. The main outcome findings have been presented but are yet to be published. The main aim of the study was to compare low-dose oral oestrogen therapy with transdermal oestradiol, both with cyclical micronised progesterone in relation to atherosclerosis progression. Both therapy arms were compared with a placebo group. The average age of the participants was 52 years and they were all within three years of their final menstrual period. Overall, the study found that no progression in atheroma was observed in either the treatment or placebo groups. The oral route provided increased benefits for mood, depressive symptoms, anxiety and tension for menopausal women compared with transdermal oestradiol. Low-dose oral oestrogen therapy also offered increased benefits for lowering LDL and increasing HDL cholesterol levels. Conversely, the KEEPS study suggested that the transdermal route offered greater reductions in insulin resistance and increased libido. In conclusion, the study suggested that overall outcome for HRT varies according to the individual, with advantages for transdermal therapy in some women, and advantages for oral in others.

The Early versus Late Intervention Trial with Estradiol (ELITE) looked specifically to test the timing hypothesis for atherosclerosis progression[50]
. In total, 643 healthy postmenopausal women were stratified according to time since menopause, either <6 years or >10 years. They were randomised to either oral estradiol 1mg daily plus sequential vaginal progesterone or placebo for a median of five years. Measurements of carotid artery intima-media thickness were made every six months. The main finding was that women initiating HRT within six years of menopause onset had significantly less atheroma progression than those initiating HRT beyond ten years past menopause. These findings lend further support to a benefit of HRT in the primary prevention of CHD, particularly when initiating close to the onset of menopause.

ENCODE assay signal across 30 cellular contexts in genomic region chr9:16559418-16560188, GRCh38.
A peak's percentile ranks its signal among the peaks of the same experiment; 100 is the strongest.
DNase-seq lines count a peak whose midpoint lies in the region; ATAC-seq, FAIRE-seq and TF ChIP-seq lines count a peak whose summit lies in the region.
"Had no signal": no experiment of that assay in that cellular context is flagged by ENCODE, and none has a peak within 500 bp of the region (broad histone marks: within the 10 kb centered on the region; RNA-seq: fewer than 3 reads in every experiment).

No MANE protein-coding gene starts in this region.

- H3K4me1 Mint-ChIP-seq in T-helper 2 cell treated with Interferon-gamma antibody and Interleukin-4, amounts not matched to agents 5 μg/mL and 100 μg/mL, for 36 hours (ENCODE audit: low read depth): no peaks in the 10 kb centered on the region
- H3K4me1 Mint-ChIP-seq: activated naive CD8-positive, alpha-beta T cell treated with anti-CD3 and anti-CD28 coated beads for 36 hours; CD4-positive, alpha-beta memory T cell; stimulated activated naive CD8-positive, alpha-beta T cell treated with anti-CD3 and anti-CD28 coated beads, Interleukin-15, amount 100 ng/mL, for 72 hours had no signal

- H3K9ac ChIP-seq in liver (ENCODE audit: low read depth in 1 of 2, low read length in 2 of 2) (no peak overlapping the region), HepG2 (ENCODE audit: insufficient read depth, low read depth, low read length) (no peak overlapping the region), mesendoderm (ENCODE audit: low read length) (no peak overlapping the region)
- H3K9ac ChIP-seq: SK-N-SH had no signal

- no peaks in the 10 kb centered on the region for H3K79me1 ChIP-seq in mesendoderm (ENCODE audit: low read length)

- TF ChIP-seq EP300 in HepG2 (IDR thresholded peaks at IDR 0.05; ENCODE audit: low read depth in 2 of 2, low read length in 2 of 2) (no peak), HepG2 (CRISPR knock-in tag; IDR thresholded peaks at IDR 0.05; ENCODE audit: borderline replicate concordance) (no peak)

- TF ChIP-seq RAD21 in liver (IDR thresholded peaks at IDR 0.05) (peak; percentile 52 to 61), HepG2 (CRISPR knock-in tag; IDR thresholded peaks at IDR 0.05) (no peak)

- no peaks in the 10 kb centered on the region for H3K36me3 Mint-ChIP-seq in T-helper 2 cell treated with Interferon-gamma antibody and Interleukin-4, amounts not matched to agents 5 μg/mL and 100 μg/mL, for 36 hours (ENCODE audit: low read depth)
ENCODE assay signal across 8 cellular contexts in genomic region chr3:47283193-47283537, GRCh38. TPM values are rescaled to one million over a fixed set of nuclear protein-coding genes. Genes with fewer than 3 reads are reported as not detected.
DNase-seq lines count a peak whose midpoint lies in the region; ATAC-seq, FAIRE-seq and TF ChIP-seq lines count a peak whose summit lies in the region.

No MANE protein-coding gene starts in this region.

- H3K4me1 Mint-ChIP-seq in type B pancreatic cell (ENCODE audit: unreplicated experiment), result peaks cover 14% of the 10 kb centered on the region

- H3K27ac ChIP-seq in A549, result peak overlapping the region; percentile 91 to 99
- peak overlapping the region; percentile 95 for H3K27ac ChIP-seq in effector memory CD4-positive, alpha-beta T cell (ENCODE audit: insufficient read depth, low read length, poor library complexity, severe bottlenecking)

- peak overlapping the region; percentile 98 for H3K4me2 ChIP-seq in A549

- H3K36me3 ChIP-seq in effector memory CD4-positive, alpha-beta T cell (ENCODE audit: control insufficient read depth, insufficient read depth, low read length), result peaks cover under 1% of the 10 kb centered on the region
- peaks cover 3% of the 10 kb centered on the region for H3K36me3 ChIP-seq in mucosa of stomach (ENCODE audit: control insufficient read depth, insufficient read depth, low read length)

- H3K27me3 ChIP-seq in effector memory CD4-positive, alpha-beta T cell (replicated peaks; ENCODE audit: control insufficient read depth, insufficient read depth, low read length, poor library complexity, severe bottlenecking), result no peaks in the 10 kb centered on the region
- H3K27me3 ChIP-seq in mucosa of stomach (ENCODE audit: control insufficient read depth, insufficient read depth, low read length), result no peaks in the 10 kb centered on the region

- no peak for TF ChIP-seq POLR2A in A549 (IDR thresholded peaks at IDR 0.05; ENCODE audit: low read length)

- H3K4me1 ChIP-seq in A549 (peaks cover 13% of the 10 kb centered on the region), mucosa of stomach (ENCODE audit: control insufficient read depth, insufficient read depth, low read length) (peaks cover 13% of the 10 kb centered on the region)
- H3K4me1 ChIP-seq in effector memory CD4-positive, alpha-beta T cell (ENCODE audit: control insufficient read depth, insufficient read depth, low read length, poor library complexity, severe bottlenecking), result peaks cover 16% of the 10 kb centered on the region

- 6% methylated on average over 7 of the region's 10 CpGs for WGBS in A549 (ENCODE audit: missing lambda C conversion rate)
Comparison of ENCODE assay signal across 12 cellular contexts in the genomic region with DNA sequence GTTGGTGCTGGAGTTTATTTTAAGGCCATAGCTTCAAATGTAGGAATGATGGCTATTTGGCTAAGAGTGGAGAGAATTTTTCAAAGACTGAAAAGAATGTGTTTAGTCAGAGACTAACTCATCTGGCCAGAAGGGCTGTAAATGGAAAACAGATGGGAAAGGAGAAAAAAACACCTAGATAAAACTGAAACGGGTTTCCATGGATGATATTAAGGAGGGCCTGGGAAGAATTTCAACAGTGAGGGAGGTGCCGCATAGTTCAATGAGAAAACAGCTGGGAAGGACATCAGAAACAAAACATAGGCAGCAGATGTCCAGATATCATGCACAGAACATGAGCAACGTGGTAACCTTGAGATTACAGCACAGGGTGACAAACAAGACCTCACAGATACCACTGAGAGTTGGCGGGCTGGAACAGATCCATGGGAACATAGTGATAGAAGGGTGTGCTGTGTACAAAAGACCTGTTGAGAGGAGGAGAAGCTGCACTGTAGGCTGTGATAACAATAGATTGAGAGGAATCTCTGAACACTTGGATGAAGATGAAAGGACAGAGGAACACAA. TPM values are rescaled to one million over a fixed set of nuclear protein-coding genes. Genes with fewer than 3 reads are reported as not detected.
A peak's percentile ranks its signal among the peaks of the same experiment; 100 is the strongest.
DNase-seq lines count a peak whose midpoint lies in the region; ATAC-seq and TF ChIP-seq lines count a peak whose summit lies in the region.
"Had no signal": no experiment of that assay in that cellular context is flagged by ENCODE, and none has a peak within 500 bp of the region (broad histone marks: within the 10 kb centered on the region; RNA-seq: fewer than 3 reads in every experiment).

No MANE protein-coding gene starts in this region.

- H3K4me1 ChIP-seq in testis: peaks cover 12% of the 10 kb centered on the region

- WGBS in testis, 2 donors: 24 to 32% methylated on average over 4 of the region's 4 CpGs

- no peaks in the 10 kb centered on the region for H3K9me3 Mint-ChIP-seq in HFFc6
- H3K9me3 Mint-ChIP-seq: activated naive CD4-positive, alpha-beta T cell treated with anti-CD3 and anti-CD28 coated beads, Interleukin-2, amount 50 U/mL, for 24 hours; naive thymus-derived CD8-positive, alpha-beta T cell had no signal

The WHI had a major impact on the management of postmenopausal women. Following initial publication, prescribers and regulatory bodies disparaged the use of HRT. Subsequent data analysis has cast doubt on the initial interpretation of the results.

Numerous epidemiological observational studies indicate a beneficial effect when the treatment is started in the early postmenopause, including that of the WHI. In most countries, this is exactly the target age group for HRT use. It may be possible to develop HRT regimens around the time of menopause to reduce the risk of CHD in such women. Appropriate starting doses should ensure that any risks of stroke or VTE are minimised. The observational findings are supported by some, but not all, RCTs that have also highlighted the importance of dose at initiation in older women.

As yet, there is no firm support for the use of HRT solely for the prevention of CHD, but the evidence for HRT use in the primary prevention of CHD in postmenopausal women continues to accumulate. When given appropriately in terms of dose at initiation and types of hormones, HRT is not harmful to the cardiovascular system and may well prove to be beneficial.

Further clinical trials of different HRT types, doses and routes of administration are urgently needed. For example, the Royal Brompton and Harefield NHS Foundation Trust in the UK is currently sponsoring a study entitled OPTIMISE (Oral vs. Patch Trial in Menopause – Individualization of oeStrogEn therapy) to compare the effect of ultra-low-dose oral oestradiol/dydrogesterone combination versus a low dose transdermal therapy on the risks of VTE and CHD. Different metabolic effects of oral versus transdermal HRT administration routes may have different effects on CHD and VTE. Few studies have performed direct comparisons, and none have compared a transdermal regimen with a new ultra-low-dose oral oestradiol/dydrogesterone combination. Studies of the effects of newer HRT regimens (e.g. combinations of oestrogens classed as tissue selective receptor modulators [TSECs]) will also be needed. In the meantime, we refer clinicians to the evidence-based NICE menopause guidance documents and evidence tables[51]

Financial and conflicts of interest disclsoure:

Marie-Odile Gerval is partly supported by a grant from Abbott Laboratories.

John C Stevenson has received consulting fees and research support from Abbott and Pfizer, and honoraria from Abbott, Amgen, Bayer, Novo Nordisk, Pfizer and Theramex.

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Last updated
Clinical Pharmacist, CP, January 2017, Vol 9, No 1;9(1):DOI:10.1211/PJ.2017.20202066